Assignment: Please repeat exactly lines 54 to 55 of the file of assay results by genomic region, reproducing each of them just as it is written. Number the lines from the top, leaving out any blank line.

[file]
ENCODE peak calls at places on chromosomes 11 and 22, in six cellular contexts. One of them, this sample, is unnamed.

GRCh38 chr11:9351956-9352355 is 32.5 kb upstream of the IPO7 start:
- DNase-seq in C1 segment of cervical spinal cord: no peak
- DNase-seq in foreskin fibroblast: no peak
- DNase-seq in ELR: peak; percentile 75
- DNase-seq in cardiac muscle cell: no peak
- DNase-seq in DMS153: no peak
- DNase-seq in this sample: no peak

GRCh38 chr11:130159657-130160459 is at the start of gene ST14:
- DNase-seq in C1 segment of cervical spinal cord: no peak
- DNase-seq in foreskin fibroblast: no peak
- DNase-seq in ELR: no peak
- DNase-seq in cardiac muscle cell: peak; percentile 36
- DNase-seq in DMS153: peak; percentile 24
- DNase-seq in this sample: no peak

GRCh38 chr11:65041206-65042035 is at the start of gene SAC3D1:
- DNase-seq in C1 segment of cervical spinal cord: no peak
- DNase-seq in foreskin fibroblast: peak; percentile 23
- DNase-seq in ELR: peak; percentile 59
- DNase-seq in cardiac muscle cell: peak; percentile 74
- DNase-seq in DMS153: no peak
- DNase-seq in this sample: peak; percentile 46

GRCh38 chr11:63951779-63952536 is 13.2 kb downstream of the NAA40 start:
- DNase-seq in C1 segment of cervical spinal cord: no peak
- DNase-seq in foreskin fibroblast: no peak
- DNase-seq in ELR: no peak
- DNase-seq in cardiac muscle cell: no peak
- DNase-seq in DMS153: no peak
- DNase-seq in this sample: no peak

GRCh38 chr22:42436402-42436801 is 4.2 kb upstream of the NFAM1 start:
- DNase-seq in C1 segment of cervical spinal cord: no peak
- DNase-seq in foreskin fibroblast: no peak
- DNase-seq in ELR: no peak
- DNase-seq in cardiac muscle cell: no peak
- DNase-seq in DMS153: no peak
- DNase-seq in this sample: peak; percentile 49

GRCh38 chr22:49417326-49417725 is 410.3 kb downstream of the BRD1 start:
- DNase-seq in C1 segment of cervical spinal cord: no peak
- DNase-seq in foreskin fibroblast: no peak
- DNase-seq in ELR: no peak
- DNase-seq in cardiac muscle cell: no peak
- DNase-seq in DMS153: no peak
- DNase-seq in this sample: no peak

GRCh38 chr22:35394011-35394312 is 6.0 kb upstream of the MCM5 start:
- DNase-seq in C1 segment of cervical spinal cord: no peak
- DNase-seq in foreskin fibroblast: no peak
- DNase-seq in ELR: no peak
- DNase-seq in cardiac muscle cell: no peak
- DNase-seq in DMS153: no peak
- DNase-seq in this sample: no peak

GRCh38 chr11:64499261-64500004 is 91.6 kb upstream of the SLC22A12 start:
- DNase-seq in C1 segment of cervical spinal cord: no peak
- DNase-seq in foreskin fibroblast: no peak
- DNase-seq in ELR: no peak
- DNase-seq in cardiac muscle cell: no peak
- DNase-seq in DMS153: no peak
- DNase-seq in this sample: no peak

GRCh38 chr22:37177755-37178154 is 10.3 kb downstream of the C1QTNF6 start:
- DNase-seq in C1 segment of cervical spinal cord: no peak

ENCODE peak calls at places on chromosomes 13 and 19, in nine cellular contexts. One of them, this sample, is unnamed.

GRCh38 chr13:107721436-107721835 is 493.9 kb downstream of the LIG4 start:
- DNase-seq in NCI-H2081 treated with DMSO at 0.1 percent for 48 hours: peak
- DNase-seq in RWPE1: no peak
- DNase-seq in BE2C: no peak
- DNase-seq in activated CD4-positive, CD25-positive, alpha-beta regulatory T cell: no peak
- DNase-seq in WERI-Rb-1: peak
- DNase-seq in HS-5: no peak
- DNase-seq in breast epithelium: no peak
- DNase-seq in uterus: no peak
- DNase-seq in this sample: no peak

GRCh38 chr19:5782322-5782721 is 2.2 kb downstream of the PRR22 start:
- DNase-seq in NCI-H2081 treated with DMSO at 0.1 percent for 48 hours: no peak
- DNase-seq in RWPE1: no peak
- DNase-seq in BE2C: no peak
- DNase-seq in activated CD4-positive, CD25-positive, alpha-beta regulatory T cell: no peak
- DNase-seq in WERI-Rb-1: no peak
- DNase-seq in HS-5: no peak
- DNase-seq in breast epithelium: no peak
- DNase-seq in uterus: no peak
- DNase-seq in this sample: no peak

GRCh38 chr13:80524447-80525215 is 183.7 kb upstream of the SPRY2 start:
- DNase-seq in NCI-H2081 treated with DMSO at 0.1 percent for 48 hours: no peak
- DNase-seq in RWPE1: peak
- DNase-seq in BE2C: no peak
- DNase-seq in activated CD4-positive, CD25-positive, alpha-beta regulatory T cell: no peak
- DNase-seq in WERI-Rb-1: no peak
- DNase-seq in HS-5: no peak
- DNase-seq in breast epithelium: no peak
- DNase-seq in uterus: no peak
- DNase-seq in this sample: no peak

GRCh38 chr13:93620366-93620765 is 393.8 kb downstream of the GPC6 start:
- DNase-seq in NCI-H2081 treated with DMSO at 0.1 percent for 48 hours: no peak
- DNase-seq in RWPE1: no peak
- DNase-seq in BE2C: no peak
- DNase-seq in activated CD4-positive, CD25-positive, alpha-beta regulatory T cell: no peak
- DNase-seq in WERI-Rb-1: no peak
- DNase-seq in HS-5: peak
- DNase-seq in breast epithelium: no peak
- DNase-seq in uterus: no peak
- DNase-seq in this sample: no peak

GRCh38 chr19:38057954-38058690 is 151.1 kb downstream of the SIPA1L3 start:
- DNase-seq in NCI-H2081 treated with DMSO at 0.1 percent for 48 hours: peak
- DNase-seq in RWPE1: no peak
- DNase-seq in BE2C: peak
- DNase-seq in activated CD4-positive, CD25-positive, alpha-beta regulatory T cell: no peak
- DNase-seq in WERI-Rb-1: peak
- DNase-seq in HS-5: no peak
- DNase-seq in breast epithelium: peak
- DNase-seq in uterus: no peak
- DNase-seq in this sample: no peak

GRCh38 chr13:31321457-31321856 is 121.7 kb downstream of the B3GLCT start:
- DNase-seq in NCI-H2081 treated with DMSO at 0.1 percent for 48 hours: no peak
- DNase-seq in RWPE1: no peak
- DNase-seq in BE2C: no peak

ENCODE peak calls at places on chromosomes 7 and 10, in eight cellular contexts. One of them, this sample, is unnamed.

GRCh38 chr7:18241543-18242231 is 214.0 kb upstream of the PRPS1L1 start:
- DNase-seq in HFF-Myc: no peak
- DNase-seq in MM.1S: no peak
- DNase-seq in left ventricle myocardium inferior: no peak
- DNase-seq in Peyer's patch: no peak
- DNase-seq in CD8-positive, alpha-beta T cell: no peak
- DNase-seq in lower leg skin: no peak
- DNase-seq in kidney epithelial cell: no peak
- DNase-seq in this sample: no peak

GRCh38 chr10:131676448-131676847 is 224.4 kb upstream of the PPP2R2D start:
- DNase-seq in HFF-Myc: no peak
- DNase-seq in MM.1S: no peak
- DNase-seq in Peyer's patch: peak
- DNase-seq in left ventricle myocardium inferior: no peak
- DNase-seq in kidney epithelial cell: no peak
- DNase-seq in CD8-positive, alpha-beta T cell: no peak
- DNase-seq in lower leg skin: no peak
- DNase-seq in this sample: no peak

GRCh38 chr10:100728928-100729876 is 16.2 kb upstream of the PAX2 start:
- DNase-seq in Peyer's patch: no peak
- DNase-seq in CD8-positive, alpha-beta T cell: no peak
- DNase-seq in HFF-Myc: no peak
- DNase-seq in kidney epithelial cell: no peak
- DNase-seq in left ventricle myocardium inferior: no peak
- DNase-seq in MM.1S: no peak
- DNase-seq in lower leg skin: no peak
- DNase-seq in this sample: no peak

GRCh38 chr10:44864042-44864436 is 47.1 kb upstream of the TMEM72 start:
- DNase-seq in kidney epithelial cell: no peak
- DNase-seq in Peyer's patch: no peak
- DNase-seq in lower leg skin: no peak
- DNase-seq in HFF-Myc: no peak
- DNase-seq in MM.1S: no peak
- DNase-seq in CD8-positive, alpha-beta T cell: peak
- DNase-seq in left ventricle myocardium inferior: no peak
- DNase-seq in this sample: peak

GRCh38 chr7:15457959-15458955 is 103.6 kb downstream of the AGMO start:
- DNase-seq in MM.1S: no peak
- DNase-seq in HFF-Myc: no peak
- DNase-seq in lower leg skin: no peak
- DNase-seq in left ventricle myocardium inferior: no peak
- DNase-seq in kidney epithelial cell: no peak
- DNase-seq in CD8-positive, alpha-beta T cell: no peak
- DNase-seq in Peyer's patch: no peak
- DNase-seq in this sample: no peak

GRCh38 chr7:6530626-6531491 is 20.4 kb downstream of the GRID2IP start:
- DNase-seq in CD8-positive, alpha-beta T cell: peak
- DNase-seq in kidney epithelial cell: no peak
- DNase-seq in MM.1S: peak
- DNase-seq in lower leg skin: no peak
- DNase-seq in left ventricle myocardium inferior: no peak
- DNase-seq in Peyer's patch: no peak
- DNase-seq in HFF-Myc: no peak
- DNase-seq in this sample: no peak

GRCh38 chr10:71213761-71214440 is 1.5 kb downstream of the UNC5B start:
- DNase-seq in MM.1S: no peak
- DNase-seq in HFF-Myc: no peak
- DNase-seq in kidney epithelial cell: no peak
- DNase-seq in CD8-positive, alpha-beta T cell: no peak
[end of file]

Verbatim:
- DNase-seq in ELR: no peak
- DNase-seq in cardiac muscle cell: no peak